Here are some favorite recipes that have proven to be easier than I anticipated:
Here are some snacks and other things I've recently invented:
  • Well, that snack with Greek yogurt, blueberries, honey, and basil.
  • This other snack that involves dicing up a pear or nectarine, heating it with maple syrup, and then adding a couple spoonfuls of Greek yogurt. Optional oatmeal makes it more cobbler-like.
  • This sauce for baked salmon with chopped up capers, parsley, basil, vinegar, and olive oil. Salt and pepper the salmon to your liking, bake at 350 degrees for 15ish minutes, and then put the sauce on.
Also food-related: coconut oil is great for maintaining bamboo cutting boards and sesame oil is a great hair and body moisturizer. Who knew? Jump on; it's trendy to use oils for everything now.

Thursday, September 18, 2014

Experiment: Daily GitHub Checkins

I've been doing a lot of relatively mindless but decently labor-intensive code-related work (colloquially known, especially in the brogrammer community, as "coding bitch work"). I've been building up some web-based case studies in my Jeeves programming language. I've also had to take over some student code. Taking over this code was particularly painful because of all the managerial regret I felt: regret about not having made them document better, about not having made them do more work. The takeover process has involved a lot of commenting, test-writing, and the occasional small extension to test that I really know What's Going On.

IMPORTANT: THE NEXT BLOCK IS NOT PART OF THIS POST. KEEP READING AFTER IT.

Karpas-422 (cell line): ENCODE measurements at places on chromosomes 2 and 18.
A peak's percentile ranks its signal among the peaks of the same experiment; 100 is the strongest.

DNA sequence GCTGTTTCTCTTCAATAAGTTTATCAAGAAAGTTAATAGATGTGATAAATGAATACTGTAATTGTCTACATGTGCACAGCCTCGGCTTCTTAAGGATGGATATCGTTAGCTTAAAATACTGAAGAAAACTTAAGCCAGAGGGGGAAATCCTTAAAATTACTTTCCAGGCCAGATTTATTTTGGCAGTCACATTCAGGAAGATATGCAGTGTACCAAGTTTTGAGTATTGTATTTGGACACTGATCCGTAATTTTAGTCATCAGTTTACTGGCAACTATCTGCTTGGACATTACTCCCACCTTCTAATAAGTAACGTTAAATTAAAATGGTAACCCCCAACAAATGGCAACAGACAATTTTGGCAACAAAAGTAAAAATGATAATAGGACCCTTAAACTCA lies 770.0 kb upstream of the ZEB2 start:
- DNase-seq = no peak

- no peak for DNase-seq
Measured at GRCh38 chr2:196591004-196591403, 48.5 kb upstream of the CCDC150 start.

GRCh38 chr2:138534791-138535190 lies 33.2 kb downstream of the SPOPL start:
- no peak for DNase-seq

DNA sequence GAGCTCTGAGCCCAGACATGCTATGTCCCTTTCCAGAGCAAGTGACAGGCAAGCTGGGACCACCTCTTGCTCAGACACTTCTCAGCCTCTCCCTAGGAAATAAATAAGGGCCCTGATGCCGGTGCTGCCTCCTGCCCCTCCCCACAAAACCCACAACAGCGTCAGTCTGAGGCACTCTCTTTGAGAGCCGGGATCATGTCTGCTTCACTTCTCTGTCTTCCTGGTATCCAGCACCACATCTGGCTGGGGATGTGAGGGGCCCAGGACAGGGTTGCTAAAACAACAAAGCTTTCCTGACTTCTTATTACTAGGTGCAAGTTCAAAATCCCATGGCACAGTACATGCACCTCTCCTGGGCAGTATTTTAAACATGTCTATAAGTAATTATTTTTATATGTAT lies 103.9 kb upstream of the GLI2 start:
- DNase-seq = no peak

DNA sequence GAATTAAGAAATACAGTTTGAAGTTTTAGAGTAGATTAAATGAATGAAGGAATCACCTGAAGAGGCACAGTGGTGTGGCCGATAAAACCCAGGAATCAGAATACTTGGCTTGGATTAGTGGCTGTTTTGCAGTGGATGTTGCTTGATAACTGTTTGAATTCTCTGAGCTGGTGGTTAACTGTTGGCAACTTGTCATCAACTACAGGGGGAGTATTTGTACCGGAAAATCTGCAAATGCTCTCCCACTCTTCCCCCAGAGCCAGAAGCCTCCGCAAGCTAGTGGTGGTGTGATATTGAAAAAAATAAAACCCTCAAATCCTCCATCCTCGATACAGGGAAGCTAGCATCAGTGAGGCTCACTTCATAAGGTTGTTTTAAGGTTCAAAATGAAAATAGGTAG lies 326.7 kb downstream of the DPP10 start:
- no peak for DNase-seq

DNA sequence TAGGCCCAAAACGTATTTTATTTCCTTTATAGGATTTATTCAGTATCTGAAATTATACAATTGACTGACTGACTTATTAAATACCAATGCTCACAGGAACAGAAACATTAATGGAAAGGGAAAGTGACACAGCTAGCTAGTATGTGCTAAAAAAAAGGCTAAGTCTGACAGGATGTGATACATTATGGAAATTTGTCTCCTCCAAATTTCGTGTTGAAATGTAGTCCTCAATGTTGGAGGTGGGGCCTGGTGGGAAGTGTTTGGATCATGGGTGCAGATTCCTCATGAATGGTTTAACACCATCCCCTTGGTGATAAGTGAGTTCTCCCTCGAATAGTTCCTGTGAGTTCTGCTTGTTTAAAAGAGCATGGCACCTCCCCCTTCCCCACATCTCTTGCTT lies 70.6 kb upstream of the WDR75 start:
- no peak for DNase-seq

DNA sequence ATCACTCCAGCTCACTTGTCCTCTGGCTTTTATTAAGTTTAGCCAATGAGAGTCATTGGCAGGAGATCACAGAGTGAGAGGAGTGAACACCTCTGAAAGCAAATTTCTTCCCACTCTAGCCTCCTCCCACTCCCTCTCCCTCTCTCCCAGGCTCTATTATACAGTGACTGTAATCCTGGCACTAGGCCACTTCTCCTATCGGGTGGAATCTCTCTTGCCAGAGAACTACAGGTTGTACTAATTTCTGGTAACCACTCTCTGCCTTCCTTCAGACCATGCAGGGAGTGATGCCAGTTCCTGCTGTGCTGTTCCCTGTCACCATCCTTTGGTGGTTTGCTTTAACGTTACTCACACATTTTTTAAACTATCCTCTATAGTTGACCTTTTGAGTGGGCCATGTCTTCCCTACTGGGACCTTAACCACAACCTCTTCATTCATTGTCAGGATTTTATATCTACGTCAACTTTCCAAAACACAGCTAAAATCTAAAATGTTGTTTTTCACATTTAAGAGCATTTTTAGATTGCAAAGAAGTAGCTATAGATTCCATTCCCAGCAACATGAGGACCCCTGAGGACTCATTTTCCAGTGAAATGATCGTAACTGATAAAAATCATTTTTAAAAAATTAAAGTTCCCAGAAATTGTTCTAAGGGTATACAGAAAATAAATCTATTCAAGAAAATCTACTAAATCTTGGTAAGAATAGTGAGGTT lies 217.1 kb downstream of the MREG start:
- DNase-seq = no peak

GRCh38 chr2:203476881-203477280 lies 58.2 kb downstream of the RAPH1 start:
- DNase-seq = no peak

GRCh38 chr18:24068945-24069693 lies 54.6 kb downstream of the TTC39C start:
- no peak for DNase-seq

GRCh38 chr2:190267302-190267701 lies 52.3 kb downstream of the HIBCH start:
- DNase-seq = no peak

Anyway, to try to mitigate the pain of these various tasks, or to spread it out and prolong it, I've decided to break from my usual model of nothing-nothing-nothing-OMGdeadline and do a small task every day that I work (which, note, does not include all days), big enough to warrant a GitHub checkin. (For those on the outside, being a computer science PhD student, at least if you're me, involves a lot of paper-reading, talk-preparing, writing, thinking, and "thinking" in addition to coding.) I hypothesized that this would be good for me to make incremental progress on some things that just aren't fun to do, as well as improve the general documentation state and cleanliness of my code and tools. I get pretty obsessed with arbitrary routine, so it's worked out decently well so far. (Check me out.) This policy has definitely made me write some documentation and tests I otherwise would not have written. (Although my pseudo-officemate Joe would argue that this is not "real work.") I'll report on things after we hit "OMGdeadline" and let you know how well it worked.

In the spirit of doing things in smaller increments, I'm also making it a goal to do smaller blog posts instead of the Blog Essays (also see my profile on Medium) I've gotten into a habit of doing. I've dramatically curbed my email habit (I wrote a thing here), so maybe these more frequent blog checkins will give my pent-up words somewhere to go.